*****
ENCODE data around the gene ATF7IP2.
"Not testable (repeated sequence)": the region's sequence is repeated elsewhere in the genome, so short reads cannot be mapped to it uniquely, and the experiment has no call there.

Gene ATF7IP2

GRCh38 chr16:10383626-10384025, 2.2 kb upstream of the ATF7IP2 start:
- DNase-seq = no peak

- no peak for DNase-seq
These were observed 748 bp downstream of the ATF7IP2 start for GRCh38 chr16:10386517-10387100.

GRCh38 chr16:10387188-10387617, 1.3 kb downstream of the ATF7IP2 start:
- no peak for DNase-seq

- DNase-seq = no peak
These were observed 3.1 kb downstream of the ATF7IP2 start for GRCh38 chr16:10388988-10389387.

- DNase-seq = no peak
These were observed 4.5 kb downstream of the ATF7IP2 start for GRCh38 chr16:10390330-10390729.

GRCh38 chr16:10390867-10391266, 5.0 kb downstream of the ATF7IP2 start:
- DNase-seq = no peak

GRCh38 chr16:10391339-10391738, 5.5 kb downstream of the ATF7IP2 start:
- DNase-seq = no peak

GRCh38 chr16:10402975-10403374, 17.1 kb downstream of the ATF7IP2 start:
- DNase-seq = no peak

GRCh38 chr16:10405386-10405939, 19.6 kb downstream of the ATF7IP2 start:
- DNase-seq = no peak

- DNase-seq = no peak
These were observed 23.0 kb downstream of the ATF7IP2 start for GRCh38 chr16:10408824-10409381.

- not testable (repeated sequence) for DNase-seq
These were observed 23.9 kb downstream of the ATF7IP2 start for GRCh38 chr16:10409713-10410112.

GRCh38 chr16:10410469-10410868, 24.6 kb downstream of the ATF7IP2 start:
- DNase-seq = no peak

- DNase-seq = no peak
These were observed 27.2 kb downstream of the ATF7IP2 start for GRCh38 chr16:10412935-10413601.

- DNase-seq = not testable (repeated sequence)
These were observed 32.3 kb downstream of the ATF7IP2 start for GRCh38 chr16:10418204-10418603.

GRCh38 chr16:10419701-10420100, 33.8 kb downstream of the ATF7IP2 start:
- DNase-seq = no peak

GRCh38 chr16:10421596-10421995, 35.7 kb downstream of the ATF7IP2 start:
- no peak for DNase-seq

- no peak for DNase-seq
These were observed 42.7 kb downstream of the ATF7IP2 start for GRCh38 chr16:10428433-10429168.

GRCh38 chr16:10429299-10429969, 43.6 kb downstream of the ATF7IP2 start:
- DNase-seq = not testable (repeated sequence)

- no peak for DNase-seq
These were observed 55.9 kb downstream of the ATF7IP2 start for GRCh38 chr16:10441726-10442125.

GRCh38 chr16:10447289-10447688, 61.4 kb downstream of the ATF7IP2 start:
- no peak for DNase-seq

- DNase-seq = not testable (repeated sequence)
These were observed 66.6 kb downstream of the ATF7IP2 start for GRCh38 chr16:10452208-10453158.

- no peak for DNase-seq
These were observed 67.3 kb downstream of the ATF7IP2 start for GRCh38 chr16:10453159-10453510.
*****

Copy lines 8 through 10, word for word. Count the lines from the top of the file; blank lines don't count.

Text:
GRCh38 chr16:10387188-10387617, 1.3 kb downstream of the ATF7IP2 start:
- no peak for DNase-seq

- DNase-seq = no peak